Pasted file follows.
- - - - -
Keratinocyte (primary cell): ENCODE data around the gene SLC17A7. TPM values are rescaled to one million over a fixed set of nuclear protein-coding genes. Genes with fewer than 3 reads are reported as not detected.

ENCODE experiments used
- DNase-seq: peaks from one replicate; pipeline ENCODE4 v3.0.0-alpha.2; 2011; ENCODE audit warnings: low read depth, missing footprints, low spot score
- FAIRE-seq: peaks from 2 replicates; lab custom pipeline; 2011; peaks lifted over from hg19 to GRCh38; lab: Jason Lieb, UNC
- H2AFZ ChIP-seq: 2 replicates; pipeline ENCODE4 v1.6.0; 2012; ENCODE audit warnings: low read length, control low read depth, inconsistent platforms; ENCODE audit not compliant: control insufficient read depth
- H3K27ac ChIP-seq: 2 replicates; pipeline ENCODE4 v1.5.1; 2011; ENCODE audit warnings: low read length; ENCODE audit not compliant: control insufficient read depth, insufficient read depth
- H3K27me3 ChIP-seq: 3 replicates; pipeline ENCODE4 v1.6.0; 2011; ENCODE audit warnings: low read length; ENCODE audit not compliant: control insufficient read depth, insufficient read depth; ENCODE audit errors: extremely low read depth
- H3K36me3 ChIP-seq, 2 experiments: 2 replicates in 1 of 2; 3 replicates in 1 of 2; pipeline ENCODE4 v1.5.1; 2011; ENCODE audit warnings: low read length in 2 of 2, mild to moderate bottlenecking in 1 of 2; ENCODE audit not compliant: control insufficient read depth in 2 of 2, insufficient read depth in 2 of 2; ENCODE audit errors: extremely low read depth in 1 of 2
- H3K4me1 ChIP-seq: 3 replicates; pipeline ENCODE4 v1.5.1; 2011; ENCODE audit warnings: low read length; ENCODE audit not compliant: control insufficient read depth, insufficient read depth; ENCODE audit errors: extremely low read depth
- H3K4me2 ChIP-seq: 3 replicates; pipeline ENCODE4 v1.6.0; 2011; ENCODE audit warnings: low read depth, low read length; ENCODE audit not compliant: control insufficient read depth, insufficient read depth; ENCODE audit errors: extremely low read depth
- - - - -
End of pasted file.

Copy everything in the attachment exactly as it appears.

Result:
Keratinocyte (primary cell): ENCODE data around the gene SLC17A7. TPM values are rescaled to one million over a fixed set of nuclear protein-coding genes. Genes with fewer than 3 reads are reported as not detected.

ENCODE experiments used
- DNase-seq: peaks from one replicate; pipeline ENCODE4 v3.0.0-alpha.2; 2011; ENCODE audit warnings: low read depth, missing footprints, low spot score
- FAIRE-seq: peaks from 2 replicates; lab custom pipeline; 2011; peaks lifted over from hg19 to GRCh38; lab: Jason Lieb, UNC
- H2AFZ ChIP-seq: 2 replicates; pipeline ENCODE4 v1.6.0; 2012; ENCODE audit warnings: low read length, control low read depth, inconsistent platforms; ENCODE audit not compliant: control insufficient read depth
- H3K27ac ChIP-seq: 2 replicates; pipeline ENCODE4 v1.5.1; 2011; ENCODE audit warnings: low read length; ENCODE audit not compliant: control insufficient read depth, insufficient read depth
- H3K27me3 ChIP-seq: 3 replicates; pipeline ENCODE4 v1.6.0; 2011; ENCODE audit warnings: low read length; ENCODE audit not compliant: control insufficient read depth, insufficient read depth; ENCODE audit errors: extremely low read depth
- H3K36me3 ChIP-seq, 2 experiments: 2 replicates in 1 of 2; 3 replicates in 1 of 2; pipeline ENCODE4 v1.5.1; 2011; ENCODE audit warnings: low read length in 2 of 2, mild to moderate bottlenecking in 1 of 2; ENCODE audit not compliant: control insufficient read depth in 2 of 2, insufficient read depth in 2 of 2; ENCODE audit errors: extremely low read depth in 1 of 2
- H3K4me1 ChIP-seq: 3 replicates; pipeline ENCODE4 v1.5.1; 2011; ENCODE audit warnings: low read length; ENCODE audit not compliant: control insufficient read depth, insufficient read depth; ENCODE audit errors: extremely low read depth
- H3K4me2 ChIP-seq: 3 replicates; pipeline ENCODE4 v1.6.0; 2011; ENCODE audit warnings: low read depth, low read length; ENCODE audit not compliant: control insufficient read depth, insufficient read depth; ENCODE audit errors: extremely low read depth